Pacific pocket mice make burrows in their habitat’s substrate. In these burrows they rest, store caches, and raise young. Being nocturnal means also needing a place to retreat into darkness during the day. Therefore, digging a burrow is an invaluable trait to have for survival.
Our pocket mice are provided with artificial burrows that allow us to check on each individual to monitor their health and reproductive status. However, these burrows take away from each individual needing to use his or her skills to create their own, but they still put personal touches to each artificial burrow. They do this by using nesting material to create a comfortable nest and by covering up the ends of burrow entrances with sand to eliminate light during the day.
Some are starting to completely cover their burrows with sand, while others build a separate dense nest out of nesting material and use their artificial burrows for seed caching.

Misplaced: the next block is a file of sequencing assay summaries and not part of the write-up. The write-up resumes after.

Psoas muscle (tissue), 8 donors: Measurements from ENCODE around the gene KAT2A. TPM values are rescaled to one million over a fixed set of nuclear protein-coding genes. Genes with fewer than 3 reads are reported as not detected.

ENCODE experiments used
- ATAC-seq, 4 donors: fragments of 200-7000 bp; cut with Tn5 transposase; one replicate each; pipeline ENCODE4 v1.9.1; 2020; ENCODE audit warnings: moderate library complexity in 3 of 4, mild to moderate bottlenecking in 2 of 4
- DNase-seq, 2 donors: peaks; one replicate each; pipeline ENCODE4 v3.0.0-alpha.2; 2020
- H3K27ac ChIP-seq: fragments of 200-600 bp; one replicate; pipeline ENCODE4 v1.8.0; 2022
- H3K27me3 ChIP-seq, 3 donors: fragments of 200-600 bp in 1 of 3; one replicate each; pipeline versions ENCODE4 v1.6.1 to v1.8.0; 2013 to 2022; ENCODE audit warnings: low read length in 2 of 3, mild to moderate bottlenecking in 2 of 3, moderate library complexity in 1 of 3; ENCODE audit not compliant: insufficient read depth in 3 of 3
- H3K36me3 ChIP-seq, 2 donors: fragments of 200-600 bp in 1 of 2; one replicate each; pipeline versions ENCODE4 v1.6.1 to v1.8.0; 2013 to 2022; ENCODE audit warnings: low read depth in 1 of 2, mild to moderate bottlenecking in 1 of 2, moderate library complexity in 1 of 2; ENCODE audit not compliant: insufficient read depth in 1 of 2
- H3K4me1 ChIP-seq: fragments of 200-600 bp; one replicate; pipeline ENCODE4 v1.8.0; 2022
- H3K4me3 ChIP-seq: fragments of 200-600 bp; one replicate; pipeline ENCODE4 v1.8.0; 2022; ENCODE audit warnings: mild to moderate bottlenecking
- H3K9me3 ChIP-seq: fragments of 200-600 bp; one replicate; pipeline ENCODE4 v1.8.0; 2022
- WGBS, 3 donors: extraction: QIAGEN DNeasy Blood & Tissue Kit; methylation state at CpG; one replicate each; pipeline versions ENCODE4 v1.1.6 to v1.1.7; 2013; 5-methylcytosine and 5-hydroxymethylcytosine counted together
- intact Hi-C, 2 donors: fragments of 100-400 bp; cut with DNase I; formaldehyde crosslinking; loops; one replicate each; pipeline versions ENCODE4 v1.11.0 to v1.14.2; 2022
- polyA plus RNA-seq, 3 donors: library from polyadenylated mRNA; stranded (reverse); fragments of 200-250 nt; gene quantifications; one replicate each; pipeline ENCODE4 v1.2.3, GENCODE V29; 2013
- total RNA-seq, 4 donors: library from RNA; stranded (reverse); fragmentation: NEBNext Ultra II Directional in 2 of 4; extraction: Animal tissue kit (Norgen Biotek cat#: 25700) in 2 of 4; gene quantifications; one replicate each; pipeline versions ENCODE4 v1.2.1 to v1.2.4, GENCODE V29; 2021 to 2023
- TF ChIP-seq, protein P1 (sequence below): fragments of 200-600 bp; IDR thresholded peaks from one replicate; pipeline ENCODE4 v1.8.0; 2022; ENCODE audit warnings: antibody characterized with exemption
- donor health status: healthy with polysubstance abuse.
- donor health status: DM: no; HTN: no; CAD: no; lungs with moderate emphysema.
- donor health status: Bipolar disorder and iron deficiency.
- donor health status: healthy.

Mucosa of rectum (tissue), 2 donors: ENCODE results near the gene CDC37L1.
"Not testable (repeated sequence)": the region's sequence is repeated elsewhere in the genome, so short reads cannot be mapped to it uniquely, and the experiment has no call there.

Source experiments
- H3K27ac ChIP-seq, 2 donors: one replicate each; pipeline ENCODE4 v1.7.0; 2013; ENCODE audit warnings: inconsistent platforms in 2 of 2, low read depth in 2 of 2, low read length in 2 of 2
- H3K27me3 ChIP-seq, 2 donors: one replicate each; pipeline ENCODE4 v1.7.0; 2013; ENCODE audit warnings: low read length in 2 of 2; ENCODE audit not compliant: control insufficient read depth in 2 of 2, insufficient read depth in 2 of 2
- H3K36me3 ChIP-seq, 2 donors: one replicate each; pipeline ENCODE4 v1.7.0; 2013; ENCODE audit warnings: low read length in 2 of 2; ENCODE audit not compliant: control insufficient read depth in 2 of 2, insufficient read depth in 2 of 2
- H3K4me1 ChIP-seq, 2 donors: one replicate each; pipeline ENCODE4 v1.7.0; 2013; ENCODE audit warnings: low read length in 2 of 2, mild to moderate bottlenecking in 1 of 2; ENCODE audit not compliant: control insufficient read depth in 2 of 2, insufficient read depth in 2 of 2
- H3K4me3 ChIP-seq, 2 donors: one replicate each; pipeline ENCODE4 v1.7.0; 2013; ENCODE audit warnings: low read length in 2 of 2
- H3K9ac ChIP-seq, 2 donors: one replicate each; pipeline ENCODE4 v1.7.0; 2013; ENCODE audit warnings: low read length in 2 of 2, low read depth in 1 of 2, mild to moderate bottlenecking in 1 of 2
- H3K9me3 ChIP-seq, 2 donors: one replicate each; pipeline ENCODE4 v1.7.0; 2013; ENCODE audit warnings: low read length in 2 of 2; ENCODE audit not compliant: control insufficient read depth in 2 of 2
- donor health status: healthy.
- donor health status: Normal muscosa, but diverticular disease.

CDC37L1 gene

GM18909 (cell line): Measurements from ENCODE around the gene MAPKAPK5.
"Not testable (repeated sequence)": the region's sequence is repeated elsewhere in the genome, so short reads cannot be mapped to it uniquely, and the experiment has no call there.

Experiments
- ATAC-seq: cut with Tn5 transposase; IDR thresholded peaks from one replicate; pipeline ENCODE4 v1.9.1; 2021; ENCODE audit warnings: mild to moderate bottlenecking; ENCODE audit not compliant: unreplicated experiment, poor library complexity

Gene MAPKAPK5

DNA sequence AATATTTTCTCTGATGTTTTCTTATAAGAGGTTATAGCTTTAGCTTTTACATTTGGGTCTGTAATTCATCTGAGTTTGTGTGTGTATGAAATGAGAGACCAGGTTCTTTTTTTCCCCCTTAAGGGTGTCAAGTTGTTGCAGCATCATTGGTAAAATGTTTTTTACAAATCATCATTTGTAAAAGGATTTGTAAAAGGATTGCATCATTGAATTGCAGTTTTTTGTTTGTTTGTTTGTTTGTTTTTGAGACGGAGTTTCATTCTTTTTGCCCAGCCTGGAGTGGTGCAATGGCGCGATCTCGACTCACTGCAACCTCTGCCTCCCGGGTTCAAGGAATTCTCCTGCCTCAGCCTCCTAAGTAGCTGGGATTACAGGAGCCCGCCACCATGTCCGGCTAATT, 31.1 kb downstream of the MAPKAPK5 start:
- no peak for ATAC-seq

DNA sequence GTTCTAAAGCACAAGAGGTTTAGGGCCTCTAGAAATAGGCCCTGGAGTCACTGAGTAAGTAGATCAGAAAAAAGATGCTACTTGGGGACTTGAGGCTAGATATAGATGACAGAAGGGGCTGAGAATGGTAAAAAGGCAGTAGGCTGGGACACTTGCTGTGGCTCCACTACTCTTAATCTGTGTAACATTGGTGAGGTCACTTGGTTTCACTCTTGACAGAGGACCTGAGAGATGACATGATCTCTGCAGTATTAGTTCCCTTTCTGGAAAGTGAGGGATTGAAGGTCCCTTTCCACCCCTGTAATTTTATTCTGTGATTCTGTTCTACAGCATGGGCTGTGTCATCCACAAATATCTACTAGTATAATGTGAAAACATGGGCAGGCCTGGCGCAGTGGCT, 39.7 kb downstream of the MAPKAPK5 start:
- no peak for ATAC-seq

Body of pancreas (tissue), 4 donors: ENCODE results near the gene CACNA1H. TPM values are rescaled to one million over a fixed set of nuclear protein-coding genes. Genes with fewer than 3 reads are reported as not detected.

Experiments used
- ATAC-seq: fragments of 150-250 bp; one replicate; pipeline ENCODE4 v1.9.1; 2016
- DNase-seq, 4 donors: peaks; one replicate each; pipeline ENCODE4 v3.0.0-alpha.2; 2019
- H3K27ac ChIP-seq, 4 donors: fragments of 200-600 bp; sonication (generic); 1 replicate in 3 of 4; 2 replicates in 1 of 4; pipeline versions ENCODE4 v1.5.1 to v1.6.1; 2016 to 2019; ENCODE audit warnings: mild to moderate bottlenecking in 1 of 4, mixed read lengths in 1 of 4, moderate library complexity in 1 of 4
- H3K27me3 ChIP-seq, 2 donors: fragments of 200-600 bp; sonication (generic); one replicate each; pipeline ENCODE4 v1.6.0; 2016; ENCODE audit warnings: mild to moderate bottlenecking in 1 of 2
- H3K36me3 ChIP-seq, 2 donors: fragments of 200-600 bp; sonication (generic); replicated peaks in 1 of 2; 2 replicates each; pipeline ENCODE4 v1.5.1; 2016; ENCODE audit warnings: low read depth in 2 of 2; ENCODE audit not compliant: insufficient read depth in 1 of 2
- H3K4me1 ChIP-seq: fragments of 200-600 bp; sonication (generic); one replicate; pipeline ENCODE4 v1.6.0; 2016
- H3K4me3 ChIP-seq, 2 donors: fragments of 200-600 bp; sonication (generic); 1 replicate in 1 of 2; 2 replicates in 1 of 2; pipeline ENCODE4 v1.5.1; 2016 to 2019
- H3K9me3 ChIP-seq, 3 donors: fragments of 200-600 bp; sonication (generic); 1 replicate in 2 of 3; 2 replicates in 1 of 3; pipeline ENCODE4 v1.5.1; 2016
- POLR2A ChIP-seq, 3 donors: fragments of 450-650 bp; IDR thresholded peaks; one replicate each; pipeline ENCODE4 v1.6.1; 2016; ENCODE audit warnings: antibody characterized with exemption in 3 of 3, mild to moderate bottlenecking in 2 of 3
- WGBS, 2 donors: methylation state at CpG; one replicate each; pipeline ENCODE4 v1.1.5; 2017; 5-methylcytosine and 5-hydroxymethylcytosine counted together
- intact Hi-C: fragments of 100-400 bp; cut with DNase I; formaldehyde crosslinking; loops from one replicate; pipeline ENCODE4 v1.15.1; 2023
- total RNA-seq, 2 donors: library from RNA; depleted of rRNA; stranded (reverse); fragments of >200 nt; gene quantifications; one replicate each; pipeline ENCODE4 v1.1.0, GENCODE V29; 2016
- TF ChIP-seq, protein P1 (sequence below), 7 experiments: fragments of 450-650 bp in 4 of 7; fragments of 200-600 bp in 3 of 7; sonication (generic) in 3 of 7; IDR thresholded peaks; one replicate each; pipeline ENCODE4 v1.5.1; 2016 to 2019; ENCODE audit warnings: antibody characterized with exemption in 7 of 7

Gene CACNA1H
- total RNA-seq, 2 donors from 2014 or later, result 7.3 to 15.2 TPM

To our surprise, one of the juveniles born last summer at our facility began developing a more elaborate burrow than the others. At first he made a dense nest from the nesting material, but then he began covering it with sand. Now it looks incredible!
His neighbor—a little girl—took his idea and started making her own like his, but then decided against it. She destroyed it and went back to using her artificial burrow.
The fact that even though there was no need for the male to create this burrow, he still had the resources available for him to do so, which lends credence to the appropriateness of the environment we are providing them and potentially the essential traits that are being maintained because of this environment.
Amaranta Kozuch is a senior research technician at the San Diego Zoo Institute for Conservation Research. Read her previous post, Let a Sleeping Pocket Mouse Sleep.